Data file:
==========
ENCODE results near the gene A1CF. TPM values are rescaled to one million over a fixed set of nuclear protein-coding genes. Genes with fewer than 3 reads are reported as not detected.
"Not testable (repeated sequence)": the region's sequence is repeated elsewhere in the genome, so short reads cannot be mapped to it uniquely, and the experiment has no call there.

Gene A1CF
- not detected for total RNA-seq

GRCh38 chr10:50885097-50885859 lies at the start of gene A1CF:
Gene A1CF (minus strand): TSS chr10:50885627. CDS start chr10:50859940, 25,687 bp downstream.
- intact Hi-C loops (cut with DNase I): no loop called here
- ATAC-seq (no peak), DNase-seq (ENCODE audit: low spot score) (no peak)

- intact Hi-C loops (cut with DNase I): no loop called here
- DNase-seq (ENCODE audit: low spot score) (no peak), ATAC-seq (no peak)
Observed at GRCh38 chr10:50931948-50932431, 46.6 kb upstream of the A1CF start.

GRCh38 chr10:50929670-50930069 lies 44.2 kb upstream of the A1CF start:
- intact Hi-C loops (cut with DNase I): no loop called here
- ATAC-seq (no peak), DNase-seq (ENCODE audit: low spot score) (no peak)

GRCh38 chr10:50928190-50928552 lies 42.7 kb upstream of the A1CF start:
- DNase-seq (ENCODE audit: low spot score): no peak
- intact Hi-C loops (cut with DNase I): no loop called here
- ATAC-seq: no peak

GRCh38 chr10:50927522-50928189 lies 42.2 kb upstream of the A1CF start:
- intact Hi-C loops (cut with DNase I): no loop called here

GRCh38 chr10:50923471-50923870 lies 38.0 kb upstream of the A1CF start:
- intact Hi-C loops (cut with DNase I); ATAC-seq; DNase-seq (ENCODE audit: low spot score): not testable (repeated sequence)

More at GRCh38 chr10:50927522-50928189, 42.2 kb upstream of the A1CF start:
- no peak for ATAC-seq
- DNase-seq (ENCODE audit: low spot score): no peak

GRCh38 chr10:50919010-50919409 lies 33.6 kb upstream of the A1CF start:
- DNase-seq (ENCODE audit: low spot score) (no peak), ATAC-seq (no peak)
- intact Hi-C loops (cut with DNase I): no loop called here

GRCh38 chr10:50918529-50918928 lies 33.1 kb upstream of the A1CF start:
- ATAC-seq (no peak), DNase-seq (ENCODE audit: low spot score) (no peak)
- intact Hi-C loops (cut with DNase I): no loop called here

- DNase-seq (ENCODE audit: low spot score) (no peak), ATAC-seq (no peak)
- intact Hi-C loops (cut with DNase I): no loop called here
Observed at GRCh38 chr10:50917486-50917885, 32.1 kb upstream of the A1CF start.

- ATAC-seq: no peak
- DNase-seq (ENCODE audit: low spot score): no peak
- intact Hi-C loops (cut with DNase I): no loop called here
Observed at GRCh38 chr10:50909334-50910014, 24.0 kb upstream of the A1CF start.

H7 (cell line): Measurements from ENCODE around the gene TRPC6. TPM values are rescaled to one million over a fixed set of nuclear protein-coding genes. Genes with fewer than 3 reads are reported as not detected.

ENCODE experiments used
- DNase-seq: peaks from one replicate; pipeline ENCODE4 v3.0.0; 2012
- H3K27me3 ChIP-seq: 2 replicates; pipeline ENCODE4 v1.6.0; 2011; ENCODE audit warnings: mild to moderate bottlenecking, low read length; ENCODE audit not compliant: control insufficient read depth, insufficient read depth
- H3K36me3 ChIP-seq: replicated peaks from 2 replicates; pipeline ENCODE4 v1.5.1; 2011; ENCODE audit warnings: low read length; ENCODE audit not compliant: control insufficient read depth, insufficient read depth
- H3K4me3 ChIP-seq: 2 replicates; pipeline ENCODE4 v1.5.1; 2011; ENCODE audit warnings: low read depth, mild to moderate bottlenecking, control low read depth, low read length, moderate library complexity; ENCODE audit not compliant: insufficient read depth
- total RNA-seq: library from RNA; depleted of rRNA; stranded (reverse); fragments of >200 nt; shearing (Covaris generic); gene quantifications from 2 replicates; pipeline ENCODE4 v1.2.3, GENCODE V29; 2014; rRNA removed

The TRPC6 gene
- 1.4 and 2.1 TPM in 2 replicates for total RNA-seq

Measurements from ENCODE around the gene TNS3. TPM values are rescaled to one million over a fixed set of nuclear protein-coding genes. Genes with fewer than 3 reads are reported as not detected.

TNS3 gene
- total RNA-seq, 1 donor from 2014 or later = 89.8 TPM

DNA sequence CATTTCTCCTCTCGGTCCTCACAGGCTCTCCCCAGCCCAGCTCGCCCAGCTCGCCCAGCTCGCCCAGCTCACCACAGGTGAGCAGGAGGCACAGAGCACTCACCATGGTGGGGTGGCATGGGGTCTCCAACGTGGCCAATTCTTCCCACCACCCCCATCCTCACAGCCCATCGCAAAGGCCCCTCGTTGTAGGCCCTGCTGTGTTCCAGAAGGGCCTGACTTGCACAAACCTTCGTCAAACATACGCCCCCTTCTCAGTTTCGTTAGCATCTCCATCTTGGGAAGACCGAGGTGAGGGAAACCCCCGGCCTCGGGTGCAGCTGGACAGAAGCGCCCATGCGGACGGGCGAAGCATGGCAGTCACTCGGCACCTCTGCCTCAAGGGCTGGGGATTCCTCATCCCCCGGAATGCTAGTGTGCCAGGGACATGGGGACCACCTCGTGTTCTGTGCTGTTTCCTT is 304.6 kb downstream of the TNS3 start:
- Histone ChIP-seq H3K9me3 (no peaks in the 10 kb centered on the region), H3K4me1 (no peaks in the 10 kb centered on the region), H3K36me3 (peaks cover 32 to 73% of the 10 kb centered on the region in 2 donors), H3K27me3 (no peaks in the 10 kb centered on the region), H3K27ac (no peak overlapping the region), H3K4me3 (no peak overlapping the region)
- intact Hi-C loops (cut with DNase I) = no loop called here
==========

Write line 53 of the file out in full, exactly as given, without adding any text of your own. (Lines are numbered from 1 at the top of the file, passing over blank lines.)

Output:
- intact Hi-C loops (cut with DNase I) = no loop called here